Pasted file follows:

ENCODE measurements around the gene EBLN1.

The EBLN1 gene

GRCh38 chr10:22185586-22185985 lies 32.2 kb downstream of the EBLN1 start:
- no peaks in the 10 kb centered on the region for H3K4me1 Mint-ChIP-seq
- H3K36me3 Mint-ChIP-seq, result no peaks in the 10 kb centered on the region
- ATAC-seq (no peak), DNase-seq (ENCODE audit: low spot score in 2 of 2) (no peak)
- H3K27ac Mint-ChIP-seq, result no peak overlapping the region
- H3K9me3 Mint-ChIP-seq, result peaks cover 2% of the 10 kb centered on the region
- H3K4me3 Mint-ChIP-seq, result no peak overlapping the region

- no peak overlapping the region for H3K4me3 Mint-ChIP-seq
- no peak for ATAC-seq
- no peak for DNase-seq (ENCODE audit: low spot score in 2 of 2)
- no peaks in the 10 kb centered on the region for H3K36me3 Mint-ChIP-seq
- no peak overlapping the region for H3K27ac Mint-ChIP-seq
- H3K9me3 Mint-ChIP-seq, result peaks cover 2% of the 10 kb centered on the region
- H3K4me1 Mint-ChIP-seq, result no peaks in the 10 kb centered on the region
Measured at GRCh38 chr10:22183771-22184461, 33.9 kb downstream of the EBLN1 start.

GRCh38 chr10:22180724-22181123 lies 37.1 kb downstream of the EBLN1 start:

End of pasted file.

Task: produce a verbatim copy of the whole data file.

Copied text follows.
ENCODE measurements around the gene EBLN1.

The EBLN1 gene

GRCh38 chr10:22185586-22185985 lies 32.2 kb downstream of the EBLN1 start:
- no peaks in the 10 kb centered on the region for H3K4me1 Mint-ChIP-seq
- H3K36me3 Mint-ChIP-seq, result no peaks in the 10 kb centered on the region
- ATAC-seq (no peak), DNase-seq (ENCODE audit: low spot score in 2 of 2) (no peak)
- H3K27ac Mint-ChIP-seq, result no peak overlapping the region
- H3K9me3 Mint-ChIP-seq, result peaks cover 2% of the 10 kb centered on the region
- H3K4me3 Mint-ChIP-seq, result no peak overlapping the region

- no peak overlapping the region for H3K4me3 Mint-ChIP-seq
- no peak for ATAC-seq
- no peak for DNase-seq (ENCODE audit: low spot score in 2 of 2)
- no peaks in the 10 kb centered on the region for H3K36me3 Mint-ChIP-seq
- no peak overlapping the region for H3K27ac Mint-ChIP-seq
- H3K9me3 Mint-ChIP-seq, result peaks cover 2% of the 10 kb centered on the region
- H3K4me1 Mint-ChIP-seq, result no peaks in the 10 kb centered on the region
Measured at GRCh38 chr10:22183771-22184461, 33.9 kb downstream of the EBLN1 start.

GRCh38 chr10:22180724-22181123 lies 37.1 kb downstream of the EBLN1 start: